Nearly everyone understands the important link between physical education in our schools and good health. The two go hand-in-hand. They always have. That’s why it’s troubling to see the ongoing trend over the past few decades in which physical education has largely been removed from many of the nation’s schools.
Voices for Healthy Kids and SHAPE America – Society of Health and Physical Educators, are pleased to present the 2016 update to the Shape of the Nation on the state of physical education and physical activity in the American education system.
In a move to redefine how schools receive state funds based on need that also could alter how Connecticut schools view success, the state Department of Education announced a Next Generation Accountability System that will evaluate schools along 12 indicators.
According to the Centers for Disease Control, over 12 million children between the ages of 2 to 19 are considered obese in the U.S.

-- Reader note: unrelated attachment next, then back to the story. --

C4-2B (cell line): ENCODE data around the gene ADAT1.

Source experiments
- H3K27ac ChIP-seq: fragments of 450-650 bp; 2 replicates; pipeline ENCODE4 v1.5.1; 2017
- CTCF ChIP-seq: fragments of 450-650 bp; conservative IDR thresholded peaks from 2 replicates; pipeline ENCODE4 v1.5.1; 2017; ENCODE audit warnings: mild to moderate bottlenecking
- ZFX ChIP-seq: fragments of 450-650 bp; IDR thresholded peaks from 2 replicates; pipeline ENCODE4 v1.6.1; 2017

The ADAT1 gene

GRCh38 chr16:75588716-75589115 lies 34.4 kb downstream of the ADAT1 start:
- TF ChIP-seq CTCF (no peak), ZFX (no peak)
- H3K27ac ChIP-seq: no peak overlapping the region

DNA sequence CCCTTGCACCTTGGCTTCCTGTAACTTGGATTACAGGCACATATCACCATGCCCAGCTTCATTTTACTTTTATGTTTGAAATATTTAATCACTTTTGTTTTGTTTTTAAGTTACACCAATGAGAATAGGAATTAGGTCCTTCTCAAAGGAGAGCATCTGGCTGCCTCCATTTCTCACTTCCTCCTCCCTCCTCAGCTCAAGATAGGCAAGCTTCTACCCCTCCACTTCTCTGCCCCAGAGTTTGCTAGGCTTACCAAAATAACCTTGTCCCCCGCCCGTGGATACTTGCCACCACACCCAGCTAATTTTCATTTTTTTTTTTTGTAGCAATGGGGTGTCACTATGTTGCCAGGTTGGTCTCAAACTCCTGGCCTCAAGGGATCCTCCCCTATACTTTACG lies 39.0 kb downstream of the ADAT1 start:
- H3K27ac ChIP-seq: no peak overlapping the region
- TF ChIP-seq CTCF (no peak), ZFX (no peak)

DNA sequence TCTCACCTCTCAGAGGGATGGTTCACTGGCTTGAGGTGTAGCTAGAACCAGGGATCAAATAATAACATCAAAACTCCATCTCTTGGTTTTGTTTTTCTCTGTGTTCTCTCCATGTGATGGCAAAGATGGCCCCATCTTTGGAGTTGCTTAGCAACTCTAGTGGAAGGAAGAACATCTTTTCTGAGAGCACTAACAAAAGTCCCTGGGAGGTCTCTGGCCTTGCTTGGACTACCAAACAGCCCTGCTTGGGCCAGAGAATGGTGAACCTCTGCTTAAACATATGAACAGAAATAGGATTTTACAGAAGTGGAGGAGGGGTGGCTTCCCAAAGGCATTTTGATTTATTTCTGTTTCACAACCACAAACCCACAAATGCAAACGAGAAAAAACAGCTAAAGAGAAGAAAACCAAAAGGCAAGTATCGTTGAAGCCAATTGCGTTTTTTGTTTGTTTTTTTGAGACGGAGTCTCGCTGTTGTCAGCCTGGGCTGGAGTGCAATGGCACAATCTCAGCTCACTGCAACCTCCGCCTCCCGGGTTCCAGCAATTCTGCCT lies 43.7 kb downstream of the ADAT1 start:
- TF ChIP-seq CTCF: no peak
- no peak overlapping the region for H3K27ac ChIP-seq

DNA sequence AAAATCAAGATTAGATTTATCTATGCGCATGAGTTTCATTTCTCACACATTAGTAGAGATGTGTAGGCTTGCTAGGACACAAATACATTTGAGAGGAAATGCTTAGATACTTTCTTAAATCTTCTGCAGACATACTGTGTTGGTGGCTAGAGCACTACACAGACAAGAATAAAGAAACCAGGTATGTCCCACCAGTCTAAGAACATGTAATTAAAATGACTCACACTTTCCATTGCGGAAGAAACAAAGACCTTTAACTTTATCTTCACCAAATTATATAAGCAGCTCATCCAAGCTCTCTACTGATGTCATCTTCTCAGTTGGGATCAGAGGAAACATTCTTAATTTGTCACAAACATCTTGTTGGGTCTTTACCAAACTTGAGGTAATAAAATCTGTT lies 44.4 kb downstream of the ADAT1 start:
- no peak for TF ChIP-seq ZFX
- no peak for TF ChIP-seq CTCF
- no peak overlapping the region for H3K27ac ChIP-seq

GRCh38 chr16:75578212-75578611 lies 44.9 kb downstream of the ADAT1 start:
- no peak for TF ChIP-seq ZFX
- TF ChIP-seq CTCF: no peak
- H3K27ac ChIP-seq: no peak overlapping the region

The amount of time students spend doing physical activity in school appears to be linked to higher standardized math scores in D.C. schools, according to a new American University study that examined the success of the city’s Healthy Schools Act and found that schools offering more physical activity had significantly better math success.
When you think back to middle school, gym class is probably one of your best, or worst, memories.
One year ago, I traveled to New York City to announce that the Robert Wood Johnson Foundation would commit $500 million toward the goal of helping all children grow up at a healthy weight by 2025, bringing our total investment on this issue to more than $1 billion.
Warren Township Schools starting with the 2016-17 school year will provide physical education options during recess to meet state requirements, according to a statement from Interim Superintendent Elizabeth Nastus.